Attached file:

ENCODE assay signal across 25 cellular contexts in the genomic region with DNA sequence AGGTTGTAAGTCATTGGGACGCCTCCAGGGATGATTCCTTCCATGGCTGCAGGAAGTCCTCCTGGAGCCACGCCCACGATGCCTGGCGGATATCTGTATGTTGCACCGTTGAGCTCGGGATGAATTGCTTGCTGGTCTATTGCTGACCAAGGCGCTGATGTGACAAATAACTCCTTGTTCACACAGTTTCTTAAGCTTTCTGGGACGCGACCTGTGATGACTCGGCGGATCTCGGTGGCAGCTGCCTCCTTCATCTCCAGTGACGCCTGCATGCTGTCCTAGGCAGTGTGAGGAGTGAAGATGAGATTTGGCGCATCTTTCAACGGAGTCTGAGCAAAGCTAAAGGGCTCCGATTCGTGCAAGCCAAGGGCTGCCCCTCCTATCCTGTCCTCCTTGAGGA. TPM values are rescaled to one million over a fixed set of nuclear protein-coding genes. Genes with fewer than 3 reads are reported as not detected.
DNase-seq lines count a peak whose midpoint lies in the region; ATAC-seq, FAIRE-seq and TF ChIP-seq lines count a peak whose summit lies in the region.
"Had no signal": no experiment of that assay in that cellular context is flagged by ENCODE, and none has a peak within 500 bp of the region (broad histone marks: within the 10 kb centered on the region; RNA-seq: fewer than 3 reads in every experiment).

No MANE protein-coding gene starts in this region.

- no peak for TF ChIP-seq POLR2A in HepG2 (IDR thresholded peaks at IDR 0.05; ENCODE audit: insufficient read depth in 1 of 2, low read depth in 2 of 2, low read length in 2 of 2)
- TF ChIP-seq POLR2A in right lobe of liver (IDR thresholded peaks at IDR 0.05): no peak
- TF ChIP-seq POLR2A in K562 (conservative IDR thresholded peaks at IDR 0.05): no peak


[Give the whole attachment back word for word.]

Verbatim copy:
ENCODE assay signal across 25 cellular contexts in the genomic region with DNA sequence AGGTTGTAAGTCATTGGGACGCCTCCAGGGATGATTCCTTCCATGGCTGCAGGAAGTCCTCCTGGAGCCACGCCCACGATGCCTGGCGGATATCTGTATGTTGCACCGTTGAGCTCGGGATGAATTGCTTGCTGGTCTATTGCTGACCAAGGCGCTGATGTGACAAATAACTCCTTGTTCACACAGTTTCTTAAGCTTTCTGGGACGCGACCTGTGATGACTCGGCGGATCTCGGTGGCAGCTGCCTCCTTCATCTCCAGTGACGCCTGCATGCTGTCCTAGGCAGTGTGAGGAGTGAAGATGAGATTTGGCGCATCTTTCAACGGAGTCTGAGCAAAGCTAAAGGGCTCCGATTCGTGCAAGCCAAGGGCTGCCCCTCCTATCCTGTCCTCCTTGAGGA. TPM values are rescaled to one million over a fixed set of nuclear protein-coding genes. Genes with fewer than 3 reads are reported as not detected.
DNase-seq lines count a peak whose midpoint lies in the region; ATAC-seq, FAIRE-seq and TF ChIP-seq lines count a peak whose summit lies in the region.
"Had no signal": no experiment of that assay in that cellular context is flagged by ENCODE, and none has a peak within 500 bp of the region (broad histone marks: within the 10 kb centered on the region; RNA-seq: fewer than 3 reads in every experiment).

No MANE protein-coding gene starts in this region.

- no peak for TF ChIP-seq POLR2A in HepG2 (IDR thresholded peaks at IDR 0.05; ENCODE audit: insufficient read depth in 1 of 2, low read depth in 2 of 2, low read length in 2 of 2)
- TF ChIP-seq POLR2A in right lobe of liver (IDR thresholded peaks at IDR 0.05): no peak
- TF ChIP-seq POLR2A in K562 (conservative IDR thresholded peaks at IDR 0.05): no peak